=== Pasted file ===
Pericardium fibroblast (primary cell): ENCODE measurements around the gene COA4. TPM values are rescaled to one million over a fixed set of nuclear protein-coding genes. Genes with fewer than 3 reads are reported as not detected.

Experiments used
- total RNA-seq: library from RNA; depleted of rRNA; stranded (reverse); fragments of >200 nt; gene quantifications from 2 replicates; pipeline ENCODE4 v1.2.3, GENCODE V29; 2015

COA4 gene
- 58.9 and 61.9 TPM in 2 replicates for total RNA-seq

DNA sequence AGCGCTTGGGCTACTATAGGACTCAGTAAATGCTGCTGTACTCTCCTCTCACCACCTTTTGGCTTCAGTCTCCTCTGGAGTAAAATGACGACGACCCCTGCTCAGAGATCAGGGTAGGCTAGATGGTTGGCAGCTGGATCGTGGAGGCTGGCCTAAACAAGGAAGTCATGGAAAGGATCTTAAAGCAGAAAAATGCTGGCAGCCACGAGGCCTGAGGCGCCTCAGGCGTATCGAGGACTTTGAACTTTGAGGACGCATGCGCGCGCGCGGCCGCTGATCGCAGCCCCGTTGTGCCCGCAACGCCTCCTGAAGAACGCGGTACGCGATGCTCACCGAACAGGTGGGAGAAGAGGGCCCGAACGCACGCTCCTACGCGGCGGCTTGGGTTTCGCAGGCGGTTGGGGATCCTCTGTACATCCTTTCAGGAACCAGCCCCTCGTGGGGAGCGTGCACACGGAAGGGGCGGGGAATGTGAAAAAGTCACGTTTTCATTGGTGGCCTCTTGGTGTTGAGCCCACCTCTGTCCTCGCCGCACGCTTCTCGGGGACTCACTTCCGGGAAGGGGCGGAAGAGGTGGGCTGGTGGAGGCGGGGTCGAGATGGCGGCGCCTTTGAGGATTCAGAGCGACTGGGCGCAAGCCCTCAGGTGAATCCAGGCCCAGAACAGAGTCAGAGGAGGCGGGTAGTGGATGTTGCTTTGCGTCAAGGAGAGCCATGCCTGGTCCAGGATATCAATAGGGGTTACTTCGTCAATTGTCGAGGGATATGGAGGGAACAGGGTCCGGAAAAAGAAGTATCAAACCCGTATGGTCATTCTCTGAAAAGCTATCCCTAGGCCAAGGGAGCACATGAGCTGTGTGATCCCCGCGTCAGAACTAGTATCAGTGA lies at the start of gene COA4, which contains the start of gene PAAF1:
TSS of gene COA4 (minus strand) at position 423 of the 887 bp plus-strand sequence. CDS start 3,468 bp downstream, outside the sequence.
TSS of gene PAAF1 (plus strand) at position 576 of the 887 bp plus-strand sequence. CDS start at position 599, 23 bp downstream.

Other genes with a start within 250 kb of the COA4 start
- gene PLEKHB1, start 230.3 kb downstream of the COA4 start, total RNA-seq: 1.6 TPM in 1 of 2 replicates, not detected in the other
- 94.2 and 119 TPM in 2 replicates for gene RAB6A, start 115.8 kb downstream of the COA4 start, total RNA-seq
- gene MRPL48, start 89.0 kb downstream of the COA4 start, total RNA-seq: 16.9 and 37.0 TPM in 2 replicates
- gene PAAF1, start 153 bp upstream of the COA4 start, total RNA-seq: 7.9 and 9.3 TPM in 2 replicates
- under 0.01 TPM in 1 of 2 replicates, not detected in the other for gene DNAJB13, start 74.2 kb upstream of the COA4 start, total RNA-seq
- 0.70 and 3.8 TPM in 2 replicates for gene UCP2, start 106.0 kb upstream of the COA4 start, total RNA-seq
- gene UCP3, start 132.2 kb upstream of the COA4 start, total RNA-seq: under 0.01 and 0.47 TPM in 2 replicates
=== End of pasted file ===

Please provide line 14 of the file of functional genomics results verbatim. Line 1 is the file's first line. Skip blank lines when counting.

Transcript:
- under 0.01 TPM in 1 of 2 replicates, not detected in the other for gene DNAJB13, start 74.2 kb upstream of the COA4 start, total RNA-seq